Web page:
Weeds and pests represent a potential risk for agricultural production. The control of insect pests and weeds makes a substantial contribution to the security of production of the Swiss agricultural sector.
The efficacy of current plant protection is the result of the offer of extension advice and the use of various strategies such as monitoring, choice of plant-protection products, promotion of beneficial organisms, adaptation of cultivation techniques or variety selection.
Climate change influences the distribution and development of insect pests, the favourable habitats of their host plants, and the ecological relationships between host plants, insect pests and their natural enemies (Bale et al., 2002; Tylianakis et al., 2008). For the adaptation of control strategies, timely detection of the altered development of native insects and the risk of invasion by non-native insect pests is essential. Very important in this context is the cross-border collaboration. The European Plant protection Organization (EPPO) and the European Food Safety Authority (EFSA) coordinate the development of common strategies to protect plants against insect pests.
Native Insect Pests
Climate-related changes in the incidence of insect pests are already apparent today. Since 1960, many species have extended their range in a northerly direction, or into higher locations (Bebber et al., 2013). Furthermore, warmer winters have favoured the survival of insect pests and led to higher population densities in the spring (Bale et al, 2002), although hot, dry summers have led, in some cases, to higher insect mortality and reduced population densities.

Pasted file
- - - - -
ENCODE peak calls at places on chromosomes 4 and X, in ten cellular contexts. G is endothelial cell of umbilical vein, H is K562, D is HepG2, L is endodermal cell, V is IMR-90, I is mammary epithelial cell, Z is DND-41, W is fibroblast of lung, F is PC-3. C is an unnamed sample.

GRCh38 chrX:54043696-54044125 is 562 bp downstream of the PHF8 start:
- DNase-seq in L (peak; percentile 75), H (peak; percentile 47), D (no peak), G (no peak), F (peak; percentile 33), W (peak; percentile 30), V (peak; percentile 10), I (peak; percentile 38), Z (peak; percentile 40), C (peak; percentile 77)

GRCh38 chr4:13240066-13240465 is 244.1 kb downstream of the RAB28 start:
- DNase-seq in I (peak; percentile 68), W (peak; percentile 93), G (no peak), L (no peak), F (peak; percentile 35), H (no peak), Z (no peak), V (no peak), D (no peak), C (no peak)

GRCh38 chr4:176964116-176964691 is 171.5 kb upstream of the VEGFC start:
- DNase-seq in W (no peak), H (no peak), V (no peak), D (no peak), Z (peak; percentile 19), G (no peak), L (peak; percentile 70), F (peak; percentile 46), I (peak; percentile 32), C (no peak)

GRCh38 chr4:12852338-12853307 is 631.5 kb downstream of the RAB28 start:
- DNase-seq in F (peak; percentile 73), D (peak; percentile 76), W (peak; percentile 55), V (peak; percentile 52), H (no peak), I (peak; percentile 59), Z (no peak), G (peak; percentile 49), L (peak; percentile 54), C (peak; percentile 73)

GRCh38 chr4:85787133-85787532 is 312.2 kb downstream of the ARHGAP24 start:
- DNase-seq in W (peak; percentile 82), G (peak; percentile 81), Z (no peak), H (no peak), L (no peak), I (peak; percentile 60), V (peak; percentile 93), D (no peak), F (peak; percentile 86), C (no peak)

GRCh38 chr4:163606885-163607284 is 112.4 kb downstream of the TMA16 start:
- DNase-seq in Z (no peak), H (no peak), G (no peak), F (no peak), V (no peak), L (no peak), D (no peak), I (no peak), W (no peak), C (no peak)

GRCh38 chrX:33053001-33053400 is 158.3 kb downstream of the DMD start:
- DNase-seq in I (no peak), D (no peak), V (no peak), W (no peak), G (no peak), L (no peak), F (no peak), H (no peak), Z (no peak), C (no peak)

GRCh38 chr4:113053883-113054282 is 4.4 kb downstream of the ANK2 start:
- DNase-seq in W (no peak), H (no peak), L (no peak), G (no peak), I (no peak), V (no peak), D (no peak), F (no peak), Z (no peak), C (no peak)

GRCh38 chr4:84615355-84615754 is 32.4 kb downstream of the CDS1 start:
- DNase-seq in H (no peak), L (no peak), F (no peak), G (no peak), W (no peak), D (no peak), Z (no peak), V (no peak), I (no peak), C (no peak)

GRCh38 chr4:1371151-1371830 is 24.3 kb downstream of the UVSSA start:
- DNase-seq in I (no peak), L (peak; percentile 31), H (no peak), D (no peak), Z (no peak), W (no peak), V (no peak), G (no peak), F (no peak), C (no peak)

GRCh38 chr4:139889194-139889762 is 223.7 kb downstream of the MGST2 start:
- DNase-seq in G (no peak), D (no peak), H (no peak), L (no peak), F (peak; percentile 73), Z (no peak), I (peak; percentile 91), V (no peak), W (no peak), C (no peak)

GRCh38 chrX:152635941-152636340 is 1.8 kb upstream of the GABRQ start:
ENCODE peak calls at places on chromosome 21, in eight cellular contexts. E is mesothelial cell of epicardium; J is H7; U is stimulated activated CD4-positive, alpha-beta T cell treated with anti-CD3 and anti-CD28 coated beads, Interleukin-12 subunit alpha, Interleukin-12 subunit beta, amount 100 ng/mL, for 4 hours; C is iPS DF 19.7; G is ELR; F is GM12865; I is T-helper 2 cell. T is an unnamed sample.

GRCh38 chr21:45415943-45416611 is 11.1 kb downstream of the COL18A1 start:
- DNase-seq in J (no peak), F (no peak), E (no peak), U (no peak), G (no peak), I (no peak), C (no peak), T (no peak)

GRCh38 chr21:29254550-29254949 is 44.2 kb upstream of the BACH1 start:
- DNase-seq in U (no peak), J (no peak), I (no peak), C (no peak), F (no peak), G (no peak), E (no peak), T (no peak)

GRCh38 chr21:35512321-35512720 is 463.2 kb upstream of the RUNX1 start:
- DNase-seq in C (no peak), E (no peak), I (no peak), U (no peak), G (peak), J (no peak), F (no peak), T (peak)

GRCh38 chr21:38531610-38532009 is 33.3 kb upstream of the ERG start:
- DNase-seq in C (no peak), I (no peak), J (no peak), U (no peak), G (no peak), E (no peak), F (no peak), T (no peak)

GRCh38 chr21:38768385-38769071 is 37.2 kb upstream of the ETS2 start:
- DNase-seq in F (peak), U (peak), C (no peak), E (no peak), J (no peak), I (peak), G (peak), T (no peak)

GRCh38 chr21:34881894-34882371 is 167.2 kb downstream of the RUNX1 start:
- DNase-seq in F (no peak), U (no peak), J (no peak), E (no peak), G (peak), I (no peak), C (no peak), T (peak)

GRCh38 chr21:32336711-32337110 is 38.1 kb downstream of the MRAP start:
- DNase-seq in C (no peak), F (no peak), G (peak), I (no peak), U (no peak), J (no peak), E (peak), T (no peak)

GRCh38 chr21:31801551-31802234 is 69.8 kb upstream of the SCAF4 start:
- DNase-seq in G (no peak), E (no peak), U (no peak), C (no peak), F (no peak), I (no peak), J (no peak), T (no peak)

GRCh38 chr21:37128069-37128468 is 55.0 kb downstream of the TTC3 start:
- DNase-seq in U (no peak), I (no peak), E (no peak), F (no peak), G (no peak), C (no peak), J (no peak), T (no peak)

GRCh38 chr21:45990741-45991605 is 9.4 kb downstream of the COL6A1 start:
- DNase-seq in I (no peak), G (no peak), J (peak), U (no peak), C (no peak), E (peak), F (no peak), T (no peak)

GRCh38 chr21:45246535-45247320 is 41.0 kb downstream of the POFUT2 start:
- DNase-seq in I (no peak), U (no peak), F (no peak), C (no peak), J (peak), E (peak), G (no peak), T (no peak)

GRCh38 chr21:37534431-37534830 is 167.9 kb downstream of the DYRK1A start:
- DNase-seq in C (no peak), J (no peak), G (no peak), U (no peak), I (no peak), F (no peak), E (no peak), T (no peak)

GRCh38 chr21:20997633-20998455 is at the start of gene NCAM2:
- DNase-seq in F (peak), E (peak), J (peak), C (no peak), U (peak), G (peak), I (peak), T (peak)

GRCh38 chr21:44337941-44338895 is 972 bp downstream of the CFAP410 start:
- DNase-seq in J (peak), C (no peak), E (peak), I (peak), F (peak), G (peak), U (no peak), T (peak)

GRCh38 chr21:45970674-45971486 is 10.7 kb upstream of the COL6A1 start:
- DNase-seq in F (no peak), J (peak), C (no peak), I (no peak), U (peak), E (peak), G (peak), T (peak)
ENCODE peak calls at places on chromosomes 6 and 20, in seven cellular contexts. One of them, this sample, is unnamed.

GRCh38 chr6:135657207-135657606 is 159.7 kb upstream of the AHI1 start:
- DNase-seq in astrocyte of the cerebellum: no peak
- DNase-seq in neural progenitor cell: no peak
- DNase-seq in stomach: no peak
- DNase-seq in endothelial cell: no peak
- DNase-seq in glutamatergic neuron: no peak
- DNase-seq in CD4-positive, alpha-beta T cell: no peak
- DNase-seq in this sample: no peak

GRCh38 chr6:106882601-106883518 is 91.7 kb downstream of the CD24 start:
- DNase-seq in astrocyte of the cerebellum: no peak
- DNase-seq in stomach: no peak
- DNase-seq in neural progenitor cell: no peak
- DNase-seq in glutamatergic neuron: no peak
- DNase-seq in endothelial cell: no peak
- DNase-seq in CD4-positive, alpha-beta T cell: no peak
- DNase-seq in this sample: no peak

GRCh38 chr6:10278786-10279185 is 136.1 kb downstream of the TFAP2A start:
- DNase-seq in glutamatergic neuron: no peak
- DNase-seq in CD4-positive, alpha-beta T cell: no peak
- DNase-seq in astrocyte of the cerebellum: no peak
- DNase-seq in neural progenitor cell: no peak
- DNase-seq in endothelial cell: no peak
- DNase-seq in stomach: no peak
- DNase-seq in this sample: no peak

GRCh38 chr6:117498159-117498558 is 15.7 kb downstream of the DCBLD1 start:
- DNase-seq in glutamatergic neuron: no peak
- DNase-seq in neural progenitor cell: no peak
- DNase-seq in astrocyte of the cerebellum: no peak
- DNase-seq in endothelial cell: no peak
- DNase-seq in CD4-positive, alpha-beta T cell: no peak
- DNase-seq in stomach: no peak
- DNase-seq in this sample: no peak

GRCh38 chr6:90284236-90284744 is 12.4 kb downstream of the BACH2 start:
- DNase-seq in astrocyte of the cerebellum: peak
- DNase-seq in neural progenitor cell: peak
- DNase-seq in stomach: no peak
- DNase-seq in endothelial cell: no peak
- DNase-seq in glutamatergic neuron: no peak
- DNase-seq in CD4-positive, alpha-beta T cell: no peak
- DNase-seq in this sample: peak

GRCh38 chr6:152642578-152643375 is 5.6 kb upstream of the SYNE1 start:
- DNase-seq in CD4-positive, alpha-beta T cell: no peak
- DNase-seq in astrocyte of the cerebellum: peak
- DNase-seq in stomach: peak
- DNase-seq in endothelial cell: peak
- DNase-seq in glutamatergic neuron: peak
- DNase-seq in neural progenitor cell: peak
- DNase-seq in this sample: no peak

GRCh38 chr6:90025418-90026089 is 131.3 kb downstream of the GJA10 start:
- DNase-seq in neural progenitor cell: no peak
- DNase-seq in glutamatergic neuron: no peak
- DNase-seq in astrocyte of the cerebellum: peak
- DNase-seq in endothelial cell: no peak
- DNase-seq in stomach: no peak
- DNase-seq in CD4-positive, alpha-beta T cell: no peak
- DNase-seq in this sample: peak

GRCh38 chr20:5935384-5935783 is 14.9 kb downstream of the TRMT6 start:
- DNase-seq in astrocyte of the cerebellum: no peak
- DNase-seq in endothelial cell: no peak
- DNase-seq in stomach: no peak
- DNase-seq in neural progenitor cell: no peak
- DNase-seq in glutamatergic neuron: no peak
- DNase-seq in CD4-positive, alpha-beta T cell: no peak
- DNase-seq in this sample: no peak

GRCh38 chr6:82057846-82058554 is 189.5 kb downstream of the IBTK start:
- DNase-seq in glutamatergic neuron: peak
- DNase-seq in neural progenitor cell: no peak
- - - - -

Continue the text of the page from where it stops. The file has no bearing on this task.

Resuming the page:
Because of global warming, the phenological development of insect pests starts earlier in the year and occurs more rapidly (Bell et al., 2015). As a result, many species such as the codling moth (Cydia pomonella) produce one generation more per year than they did several decades ago (Tobin et al., 2008).
Invasive Insect Pests
The distribution of invasive non-native insects has spread markedly in the last few decades owing to climate change (Seebens et al., 2017). International trade and passenger transport favour the introduction and spread of non-native insect species. Since Switzerland’s future climate is likely to correspond to the present-day climate in the warmer regions of France, the Mediterranean and South-Eastern Europe (Fig. 1), the chances of non-native insect species surviving, spreading and hence becoming established will increase with climate change.
The spotted-wing drosophila (Drosophila suzukii), the Mediterranean fruit fly (Ceratitis capitata), the Japanese beetle (Popillia japonnica), the brown marmorated stink bug (Halyomorpha halys) and the tomato leaf miner (Tuta absoluta) have all recently been introduced to Switzerland. Up to now the Alps have represented a barrier against the spontaneous entry of insect pests from southern areas. Depending on situation this ought to be no longer the case in the future (Aluja et al., 2014).
The following two pages illustrate the possible changes in the distribution and development of insect pests using the example of the codling moth (Cydia pomonella) and the brown marmorated stink bug (Halyomorpha halys), the latter being an insect pest only recently observed in Switzerland.
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References Cited in the Text
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CABI Book Series: Crop Production Science in Horticulture Series
CABI Book Series: Invasive Series
CABI Book Series: Climate Change Series
Last modification 07.11.2018